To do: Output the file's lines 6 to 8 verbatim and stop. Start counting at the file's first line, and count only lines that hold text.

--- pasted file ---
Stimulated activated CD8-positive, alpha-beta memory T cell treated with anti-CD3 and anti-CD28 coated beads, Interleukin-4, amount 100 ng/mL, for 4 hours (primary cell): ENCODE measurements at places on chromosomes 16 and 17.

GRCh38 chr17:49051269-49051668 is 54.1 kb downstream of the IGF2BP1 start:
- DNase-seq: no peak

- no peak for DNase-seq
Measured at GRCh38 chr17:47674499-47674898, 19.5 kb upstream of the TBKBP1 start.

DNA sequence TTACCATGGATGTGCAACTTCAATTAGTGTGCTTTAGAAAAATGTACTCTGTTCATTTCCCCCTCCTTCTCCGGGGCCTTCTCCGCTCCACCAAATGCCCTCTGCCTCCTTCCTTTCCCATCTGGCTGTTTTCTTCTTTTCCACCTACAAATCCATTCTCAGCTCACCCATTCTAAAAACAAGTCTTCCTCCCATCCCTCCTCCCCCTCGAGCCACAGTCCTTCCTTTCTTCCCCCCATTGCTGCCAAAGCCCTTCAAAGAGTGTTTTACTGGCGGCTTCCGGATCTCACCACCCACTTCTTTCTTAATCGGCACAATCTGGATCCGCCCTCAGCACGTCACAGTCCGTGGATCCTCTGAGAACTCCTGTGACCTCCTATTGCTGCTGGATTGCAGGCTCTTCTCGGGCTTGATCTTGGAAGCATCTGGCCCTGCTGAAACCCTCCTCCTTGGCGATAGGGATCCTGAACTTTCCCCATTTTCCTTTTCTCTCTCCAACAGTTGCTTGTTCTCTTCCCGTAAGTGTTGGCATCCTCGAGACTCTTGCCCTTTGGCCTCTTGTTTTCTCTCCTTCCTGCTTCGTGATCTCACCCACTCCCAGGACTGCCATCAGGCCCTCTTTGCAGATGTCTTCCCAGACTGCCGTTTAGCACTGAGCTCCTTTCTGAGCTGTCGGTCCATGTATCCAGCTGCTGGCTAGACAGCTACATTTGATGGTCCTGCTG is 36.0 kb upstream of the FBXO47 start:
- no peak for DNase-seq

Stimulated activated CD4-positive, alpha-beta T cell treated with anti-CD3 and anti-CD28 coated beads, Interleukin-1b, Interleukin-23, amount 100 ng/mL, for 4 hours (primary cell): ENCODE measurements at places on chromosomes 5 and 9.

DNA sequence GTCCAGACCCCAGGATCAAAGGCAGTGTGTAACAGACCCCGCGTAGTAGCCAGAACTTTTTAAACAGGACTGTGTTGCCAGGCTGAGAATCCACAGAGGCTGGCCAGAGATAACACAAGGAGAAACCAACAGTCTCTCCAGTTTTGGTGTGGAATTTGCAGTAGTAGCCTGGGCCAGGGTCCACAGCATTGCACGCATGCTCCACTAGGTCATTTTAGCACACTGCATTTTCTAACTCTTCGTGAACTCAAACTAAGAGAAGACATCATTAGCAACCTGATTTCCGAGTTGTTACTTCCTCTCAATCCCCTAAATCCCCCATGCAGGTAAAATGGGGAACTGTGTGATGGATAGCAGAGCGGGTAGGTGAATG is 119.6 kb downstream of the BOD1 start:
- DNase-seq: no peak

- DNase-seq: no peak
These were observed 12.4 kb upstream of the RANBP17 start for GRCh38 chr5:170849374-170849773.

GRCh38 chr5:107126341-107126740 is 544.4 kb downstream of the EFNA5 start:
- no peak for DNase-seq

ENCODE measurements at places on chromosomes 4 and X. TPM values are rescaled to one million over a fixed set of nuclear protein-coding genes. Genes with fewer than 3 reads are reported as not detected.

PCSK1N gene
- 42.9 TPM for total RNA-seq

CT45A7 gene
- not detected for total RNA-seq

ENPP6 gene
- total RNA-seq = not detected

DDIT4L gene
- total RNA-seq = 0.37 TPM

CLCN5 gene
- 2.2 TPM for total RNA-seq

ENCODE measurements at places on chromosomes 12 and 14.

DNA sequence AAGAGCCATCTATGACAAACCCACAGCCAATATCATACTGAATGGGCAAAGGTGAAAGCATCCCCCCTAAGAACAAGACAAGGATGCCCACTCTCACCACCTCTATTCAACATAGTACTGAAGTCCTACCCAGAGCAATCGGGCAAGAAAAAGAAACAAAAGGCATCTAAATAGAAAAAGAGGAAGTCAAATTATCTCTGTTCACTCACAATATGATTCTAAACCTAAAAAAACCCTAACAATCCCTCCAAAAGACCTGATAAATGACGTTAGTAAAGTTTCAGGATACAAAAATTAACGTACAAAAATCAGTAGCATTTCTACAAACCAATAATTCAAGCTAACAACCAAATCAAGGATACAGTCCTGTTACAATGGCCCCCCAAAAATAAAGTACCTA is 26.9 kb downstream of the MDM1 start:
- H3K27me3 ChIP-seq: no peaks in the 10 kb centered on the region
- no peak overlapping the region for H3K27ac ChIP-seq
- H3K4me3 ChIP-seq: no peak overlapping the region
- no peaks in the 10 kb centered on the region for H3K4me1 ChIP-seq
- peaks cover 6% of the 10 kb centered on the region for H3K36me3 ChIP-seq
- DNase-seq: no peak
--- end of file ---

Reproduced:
DNA sequence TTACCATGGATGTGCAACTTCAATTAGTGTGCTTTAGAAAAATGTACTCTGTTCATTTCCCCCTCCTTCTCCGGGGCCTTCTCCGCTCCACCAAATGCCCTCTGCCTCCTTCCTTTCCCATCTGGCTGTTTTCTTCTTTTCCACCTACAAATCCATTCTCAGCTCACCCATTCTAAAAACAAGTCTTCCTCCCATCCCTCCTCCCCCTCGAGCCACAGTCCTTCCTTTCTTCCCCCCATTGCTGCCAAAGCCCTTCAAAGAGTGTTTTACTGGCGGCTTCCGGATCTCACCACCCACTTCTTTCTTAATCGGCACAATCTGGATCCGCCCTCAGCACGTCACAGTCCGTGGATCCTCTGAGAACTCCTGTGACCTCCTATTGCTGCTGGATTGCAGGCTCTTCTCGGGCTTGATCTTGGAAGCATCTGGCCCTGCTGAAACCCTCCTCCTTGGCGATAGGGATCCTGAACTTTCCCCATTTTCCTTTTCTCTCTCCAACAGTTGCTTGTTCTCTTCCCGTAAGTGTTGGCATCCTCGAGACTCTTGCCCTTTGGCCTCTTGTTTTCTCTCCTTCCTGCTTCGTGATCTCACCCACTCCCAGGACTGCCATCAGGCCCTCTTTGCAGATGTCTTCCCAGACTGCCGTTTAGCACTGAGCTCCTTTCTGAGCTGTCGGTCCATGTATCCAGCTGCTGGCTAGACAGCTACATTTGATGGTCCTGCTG is 36.0 kb upstream of the FBXO47 start:
- no peak for DNase-seq

Stimulated activated CD4-positive, alpha-beta T cell treated with anti-CD3 and anti-CD28 coated beads, Interleukin-1b, Interleukin-23, amount 100 ng/mL, for 4 hours (primary cell): ENCODE measurements at places on chromosomes 5 and 9.